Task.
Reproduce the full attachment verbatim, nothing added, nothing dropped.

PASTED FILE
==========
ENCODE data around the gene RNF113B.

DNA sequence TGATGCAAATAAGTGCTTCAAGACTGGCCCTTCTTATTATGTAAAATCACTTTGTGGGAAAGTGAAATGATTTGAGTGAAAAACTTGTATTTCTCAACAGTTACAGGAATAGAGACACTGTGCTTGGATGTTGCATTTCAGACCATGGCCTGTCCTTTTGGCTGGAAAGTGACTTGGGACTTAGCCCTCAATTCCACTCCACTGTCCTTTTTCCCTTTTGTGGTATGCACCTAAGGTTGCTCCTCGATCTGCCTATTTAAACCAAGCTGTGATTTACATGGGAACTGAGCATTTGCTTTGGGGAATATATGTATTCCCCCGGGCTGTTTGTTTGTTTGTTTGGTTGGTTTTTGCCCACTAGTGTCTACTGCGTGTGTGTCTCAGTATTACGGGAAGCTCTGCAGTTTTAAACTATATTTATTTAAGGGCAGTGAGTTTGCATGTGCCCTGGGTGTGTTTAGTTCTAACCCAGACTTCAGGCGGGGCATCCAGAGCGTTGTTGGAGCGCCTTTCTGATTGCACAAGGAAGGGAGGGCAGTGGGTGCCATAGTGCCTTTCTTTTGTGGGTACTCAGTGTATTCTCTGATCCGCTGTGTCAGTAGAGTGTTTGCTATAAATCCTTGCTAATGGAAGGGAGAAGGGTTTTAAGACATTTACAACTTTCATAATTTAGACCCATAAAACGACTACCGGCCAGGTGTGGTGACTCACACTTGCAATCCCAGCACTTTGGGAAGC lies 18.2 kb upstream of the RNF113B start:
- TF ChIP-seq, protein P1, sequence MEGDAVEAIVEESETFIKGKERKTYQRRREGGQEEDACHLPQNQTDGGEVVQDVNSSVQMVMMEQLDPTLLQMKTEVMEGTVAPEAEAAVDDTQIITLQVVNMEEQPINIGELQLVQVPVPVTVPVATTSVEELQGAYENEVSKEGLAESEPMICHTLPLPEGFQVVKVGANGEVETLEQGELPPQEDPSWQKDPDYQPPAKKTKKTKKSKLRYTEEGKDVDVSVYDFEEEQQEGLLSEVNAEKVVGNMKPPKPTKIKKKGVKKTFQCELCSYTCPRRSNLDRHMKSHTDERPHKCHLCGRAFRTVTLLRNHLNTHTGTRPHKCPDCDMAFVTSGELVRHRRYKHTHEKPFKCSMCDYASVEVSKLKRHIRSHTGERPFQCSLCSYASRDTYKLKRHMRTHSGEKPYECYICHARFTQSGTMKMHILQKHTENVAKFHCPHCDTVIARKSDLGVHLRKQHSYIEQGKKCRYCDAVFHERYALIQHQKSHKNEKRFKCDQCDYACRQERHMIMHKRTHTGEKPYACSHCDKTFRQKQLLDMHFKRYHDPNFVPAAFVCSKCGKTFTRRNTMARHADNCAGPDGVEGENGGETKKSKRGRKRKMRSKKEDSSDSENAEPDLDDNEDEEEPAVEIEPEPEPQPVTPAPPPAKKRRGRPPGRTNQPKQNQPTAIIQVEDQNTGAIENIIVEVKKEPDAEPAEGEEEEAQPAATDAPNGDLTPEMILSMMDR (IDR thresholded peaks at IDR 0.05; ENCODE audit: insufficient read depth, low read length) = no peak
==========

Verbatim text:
ENCODE data around the gene RNF113B.

DNA sequence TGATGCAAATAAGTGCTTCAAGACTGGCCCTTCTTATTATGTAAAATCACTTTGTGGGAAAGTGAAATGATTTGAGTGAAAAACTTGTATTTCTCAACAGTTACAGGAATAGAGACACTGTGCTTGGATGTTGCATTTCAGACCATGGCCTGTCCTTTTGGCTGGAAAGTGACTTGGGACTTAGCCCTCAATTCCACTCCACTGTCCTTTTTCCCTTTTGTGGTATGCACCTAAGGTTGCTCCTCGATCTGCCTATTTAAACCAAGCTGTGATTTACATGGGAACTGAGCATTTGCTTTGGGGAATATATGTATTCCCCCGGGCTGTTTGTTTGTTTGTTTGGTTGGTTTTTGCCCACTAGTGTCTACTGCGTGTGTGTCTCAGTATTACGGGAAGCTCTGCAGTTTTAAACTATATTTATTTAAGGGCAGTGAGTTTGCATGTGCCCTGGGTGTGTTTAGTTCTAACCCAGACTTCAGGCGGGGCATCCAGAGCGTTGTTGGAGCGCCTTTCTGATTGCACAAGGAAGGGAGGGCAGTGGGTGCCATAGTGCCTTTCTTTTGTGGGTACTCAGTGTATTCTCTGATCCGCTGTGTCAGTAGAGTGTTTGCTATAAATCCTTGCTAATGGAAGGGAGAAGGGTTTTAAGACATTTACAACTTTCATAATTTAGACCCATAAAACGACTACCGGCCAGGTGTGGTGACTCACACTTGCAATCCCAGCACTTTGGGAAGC lies 18.2 kb upstream of the RNF113B start:
- TF ChIP-seq, protein P1, sequence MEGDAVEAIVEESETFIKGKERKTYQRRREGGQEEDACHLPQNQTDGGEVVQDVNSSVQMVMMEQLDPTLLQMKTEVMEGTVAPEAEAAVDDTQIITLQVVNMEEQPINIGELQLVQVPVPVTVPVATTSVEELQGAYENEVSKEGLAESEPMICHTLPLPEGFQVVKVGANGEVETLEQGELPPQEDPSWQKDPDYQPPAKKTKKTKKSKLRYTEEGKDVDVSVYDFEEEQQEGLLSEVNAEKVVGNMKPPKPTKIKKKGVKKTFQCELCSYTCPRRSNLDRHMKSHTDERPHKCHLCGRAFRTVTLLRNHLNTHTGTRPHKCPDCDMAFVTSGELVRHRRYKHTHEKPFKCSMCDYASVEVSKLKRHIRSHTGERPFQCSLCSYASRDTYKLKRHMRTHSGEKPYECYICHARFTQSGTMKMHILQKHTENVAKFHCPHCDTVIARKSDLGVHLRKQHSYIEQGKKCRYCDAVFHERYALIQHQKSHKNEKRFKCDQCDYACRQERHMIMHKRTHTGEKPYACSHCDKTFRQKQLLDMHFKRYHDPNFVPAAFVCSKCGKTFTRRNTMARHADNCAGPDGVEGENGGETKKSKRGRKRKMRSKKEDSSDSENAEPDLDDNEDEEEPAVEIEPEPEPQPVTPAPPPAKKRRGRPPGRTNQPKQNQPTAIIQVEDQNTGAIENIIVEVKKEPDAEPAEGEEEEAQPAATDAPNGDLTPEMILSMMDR (IDR thresholded peaks at IDR 0.05; ENCODE audit: insufficient read depth, low read length) = no peak